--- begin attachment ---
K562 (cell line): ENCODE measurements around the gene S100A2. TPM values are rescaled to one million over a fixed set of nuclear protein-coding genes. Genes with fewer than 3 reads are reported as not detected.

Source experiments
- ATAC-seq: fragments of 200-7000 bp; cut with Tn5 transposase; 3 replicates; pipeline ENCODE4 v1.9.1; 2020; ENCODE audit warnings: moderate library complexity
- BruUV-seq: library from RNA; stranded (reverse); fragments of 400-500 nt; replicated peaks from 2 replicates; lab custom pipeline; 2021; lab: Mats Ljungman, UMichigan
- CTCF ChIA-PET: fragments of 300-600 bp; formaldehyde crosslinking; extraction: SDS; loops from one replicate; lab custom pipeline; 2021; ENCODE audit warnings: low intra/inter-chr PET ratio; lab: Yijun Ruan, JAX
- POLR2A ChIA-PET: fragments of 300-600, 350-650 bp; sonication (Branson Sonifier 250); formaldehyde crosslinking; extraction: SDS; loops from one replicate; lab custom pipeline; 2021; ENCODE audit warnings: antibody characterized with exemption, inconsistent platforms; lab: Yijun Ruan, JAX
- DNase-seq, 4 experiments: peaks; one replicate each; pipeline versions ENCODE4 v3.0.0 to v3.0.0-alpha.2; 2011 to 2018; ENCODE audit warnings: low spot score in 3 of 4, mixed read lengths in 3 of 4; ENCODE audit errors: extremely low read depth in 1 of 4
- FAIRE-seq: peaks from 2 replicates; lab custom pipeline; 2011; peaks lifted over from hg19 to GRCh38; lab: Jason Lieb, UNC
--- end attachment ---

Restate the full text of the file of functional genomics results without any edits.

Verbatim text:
K562 (cell line): ENCODE measurements around the gene S100A2. TPM values are rescaled to one million over a fixed set of nuclear protein-coding genes. Genes with fewer than 3 reads are reported as not detected.

Source experiments
- ATAC-seq: fragments of 200-7000 bp; cut with Tn5 transposase; 3 replicates; pipeline ENCODE4 v1.9.1; 2020; ENCODE audit warnings: moderate library complexity
- BruUV-seq: library from RNA; stranded (reverse); fragments of 400-500 nt; replicated peaks from 2 replicates; lab custom pipeline; 2021; lab: Mats Ljungman, UMichigan
- CTCF ChIA-PET: fragments of 300-600 bp; formaldehyde crosslinking; extraction: SDS; loops from one replicate; lab custom pipeline; 2021; ENCODE audit warnings: low intra/inter-chr PET ratio; lab: Yijun Ruan, JAX
- POLR2A ChIA-PET: fragments of 300-600, 350-650 bp; sonication (Branson Sonifier 250); formaldehyde crosslinking; extraction: SDS; loops from one replicate; lab custom pipeline; 2021; ENCODE audit warnings: antibody characterized with exemption, inconsistent platforms; lab: Yijun Ruan, JAX
- DNase-seq, 4 experiments: peaks; one replicate each; pipeline versions ENCODE4 v3.0.0 to v3.0.0-alpha.2; 2011 to 2018; ENCODE audit warnings: low spot score in 3 of 4, mixed read lengths in 3 of 4; ENCODE audit errors: extremely low read depth in 1 of 4
- FAIRE-seq: peaks from 2 replicates; lab custom pipeline; 2011; peaks lifted over from hg19 to GRCh38; lab: Jason Lieb, UNC